3. Systemic assessment of patients undergoing dental implant surgeries: A trans- and post-operative analysis

    OpenAIRE

    Sanjay Byakodi; Sachin Kumar; Rajesh Kumar Reddy; Vipin Kumar; Shipra Sepolia; Shivangi Gupta; Harkanwal Preet Singh

    2017-01-01

    Background: Procedure-related and patient-related factors influence the prognosis of dental implants to a major extent. Hence, we aimed to evaluate and analyze various systemic factors in patients receiving dental implants. Materials and Methods: Fifty-one patients were included in the study, in which a total of 110 dental implants were placed. Complete examination of the subjects was done before and after placement of dental implants. Implant surgery was planned, and osseointegrated dental i...

  4. Antibiotic prophylaxis for dental implant placement?

    Science.gov (United States)

    Keenan, James R; Veitz-Keenan, Analia

    2015-06-01

    Electronic searches without time or language restrictions were performed in PubMed, Web of Science and the Cochrane Oral Health Group trials Register. A vast manual search was done in many dental implant-related journals. Reference lists were scanned for possible additional studies. Ongoing clinical trials were also searched. Titles and abstracts of the reports identified were read independently by the three authors. Disagreements were resolved by discussion. Rejected studies were recorded with the reasons for exclusion. The inclusion criteria included clinical human studies, either randomised or not, comparing the implant failure/survival rates in any group of patients receiving antibiotic prophylaxis versus not receiving antibiotics prior to implant placement. Case reports and non-human studies were excluded. Implant failure was considered as complete loss of the implant. Data were extracted by the authors. Study risk of bias was assessed. Implant failure and post-operative infection were the outcomes measured, both dichotomous outcomes. Results were expressed using fixed or a random effect model depending on the heterogeneity calculated using an I(2) statistical test. The estimate of relative effect was expressed in risk ratio (RR) with 95% confidence interval. Number needed to treat (NNT) was calculated and sensitivity analysis was performed to detect differences among the studies considered to have high a risk of bias. Fourteen trials were included in the review and evaluated a total of 14,872 implants. Of the fourteen studies included in the review eight were randomised clinical trials, four were controlled clinical trials and two were retrospective studies. Seven studies had both patients and operators/outcome assessors blinded to the tested intervention. Nine studies had short follow-ups; six of them with a follow-up of four months, one of five months and two of six months.The antibiotic regimen was variable: seven studies did not use post-op antibiotics in

  5. Laser microtexturing of implant surfaces for enhanced tissue integration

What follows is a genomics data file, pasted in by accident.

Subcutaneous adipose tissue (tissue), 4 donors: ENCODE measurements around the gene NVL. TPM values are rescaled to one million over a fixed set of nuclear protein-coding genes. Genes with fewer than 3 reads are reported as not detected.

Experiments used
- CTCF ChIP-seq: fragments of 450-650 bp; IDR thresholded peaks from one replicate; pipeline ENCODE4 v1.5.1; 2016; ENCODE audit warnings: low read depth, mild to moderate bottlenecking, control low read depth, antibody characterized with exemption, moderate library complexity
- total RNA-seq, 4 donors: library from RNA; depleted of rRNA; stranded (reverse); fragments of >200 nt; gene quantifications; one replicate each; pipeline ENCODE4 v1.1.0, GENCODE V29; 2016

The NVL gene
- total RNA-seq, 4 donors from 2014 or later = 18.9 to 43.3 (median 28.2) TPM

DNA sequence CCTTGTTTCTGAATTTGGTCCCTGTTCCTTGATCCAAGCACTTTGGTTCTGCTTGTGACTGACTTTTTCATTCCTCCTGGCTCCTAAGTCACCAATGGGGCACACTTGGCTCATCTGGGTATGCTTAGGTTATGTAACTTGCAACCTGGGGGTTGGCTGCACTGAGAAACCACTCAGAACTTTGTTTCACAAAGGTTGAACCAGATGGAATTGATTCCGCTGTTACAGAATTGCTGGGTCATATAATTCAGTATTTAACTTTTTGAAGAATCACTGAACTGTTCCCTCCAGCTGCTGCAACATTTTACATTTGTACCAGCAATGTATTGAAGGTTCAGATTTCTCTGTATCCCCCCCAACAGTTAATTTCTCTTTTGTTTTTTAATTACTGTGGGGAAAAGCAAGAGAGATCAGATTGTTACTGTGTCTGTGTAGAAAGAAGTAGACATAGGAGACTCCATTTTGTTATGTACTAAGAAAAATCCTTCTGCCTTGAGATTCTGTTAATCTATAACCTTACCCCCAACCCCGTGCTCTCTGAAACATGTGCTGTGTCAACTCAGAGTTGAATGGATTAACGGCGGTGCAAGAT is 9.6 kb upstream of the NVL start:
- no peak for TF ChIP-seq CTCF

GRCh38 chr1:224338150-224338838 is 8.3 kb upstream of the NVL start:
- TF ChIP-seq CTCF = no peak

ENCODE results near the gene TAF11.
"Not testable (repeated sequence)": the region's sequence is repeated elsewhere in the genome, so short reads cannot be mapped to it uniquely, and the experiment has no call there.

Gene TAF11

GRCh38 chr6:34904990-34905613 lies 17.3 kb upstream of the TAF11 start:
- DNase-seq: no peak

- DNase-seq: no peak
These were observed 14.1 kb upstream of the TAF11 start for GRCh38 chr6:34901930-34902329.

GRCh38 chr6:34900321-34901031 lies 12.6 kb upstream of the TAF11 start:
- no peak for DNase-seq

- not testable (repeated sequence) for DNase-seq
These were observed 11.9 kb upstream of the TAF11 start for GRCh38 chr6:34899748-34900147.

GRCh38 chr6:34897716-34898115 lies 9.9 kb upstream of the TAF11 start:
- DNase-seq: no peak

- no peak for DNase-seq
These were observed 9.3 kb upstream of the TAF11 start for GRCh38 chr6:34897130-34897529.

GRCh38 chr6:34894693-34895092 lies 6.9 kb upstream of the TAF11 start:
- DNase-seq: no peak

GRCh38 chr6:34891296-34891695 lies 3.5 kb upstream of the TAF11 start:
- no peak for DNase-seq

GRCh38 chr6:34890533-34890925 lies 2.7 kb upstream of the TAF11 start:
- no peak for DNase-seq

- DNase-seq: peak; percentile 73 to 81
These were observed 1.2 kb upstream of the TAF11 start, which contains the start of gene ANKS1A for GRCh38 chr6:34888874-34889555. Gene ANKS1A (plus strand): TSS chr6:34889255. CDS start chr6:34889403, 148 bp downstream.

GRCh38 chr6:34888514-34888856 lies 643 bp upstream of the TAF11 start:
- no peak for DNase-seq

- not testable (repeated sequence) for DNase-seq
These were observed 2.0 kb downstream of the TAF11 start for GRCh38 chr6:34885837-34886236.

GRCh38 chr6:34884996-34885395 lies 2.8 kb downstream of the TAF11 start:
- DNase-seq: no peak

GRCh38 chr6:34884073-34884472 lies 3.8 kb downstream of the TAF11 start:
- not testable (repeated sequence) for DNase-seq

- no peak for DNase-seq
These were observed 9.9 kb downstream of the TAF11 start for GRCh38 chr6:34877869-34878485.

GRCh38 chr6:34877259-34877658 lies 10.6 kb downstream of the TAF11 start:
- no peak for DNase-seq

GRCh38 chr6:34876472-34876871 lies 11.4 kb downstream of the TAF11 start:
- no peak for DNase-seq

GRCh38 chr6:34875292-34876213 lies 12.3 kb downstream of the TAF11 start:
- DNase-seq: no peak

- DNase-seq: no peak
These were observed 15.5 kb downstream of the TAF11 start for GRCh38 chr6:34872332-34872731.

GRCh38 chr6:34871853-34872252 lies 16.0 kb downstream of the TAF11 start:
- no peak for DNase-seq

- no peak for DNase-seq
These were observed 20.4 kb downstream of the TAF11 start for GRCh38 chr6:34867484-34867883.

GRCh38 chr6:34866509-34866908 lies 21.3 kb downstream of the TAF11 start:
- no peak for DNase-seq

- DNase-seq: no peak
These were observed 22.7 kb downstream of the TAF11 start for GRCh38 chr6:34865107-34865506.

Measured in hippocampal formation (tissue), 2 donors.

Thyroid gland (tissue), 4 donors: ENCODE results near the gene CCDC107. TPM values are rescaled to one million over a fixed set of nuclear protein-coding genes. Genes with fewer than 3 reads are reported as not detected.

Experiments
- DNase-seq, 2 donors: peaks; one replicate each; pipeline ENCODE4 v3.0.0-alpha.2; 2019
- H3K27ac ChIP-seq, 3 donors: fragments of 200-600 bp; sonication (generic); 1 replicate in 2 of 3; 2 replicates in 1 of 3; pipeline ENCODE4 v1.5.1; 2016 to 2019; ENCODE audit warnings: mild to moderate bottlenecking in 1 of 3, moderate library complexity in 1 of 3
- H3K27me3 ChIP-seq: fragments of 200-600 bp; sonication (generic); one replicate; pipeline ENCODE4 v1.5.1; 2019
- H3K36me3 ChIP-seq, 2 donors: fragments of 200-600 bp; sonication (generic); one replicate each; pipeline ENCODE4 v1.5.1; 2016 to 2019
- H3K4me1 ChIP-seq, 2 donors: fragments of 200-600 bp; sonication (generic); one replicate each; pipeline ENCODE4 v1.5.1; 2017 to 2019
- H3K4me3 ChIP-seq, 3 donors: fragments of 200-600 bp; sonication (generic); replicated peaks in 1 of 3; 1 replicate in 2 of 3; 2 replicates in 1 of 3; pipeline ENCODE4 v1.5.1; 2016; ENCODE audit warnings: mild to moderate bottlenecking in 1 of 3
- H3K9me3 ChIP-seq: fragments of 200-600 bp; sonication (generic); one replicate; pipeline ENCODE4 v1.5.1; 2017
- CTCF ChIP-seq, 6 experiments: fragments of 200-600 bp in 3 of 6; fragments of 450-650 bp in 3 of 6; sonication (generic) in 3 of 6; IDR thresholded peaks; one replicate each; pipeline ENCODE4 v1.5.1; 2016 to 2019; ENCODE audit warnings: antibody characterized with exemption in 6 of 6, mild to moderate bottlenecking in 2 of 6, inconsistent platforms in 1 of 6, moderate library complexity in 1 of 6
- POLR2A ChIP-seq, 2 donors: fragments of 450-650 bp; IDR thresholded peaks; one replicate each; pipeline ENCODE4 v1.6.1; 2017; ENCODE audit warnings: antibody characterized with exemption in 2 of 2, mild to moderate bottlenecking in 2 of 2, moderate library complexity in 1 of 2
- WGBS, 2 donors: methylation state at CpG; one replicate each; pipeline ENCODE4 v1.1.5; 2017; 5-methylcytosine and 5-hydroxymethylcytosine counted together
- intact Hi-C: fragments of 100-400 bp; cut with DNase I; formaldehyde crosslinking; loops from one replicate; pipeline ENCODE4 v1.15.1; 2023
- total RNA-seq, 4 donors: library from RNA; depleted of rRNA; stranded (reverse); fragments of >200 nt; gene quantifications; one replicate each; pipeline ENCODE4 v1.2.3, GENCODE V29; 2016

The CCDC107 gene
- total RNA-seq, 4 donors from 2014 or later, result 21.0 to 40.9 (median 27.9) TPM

Energy Technology Data Exchange (ETDEWEB)

    Ricci, J.L. [Univ. of Medicine and Dentistry of New Jersey, Newark, NJ (United States). Dept. of Orthodontics; Alexander, H. [Orthogen Corp., Springfield, NJ (United States)

    2001-07-01

    The success or failure of bone and soft tissue-fixed medical devices, such as dental and orthopaedic implants, depends on a complex combination of biological and mechanical factors. These factors are intimately associated with the interface between the implant surface and the surrounding tissue, and are largely determined by the composition, surface chemistry, and surface microgeometry of the implant. The relative contributions of these factors are difficult to assess. This study addresses the contribution of surface microtexture, on a controlled level, to tissue integration. (orig.)

  6. The relationship between panoramic indices and dental implant failure

    Energy Technology Data Exchange (ETDEWEB)

    Cho, Hyun Jung; Yi, Won Jin; Heo, Min Suk; Lee, Jin Koo; Lee, Sam Sun; Choi, Soon Chul [Seoul National University College of Medicine, Seoul (Korea, Republic of); An, Chang Hyeon [Kyungpook National University College of Medicine, Taegu (Korea, Republic of)

    2004-03-15

    Several panoramic indices have been suggested to assess bone quality from the morphology and width of mandibular cortex on panoramic radiography. The purpose of this study was to compare dental implant failure group with control group in panoramic mandibular index (PMI), mandibular cortical index (MCI), and gonion index (GI) and to determine the effect of these panoramic indices on dental implant failure. A case-control study was designed. Test group (n = 42) consisted of the patients who had their implants extracted because of peri-implantitis. Control group (n = 139) consisted of the patients who retained their implants over one year without any pathologic changes and had been followed up periodically. They had dental implants installed in their mandibles without bone augmentation surgery from 1991 to 2001. The following measures were collected for each patients: 1) PMI, MCI, and GI were measured twice at one-week interval on preoperative panoramic views; and 2) age, sex, implant length, implant type, installed location, occluding dentition state, and complication were investigated from the chart record. The PMI showed moderate level of repeatability. The intra-observer agreement of MCI and GI were good. There was statistically significant difference in PMI between two groups. There were significant different patterns of distribution of MCI and GI between two groups. Among the panoramic indices, PMI and MCI showed significant correlation with dental implant failure. Panoramic indices can be used as reference data in estimating bone quality of edentulous patients who are to have implants installed in their mandibles.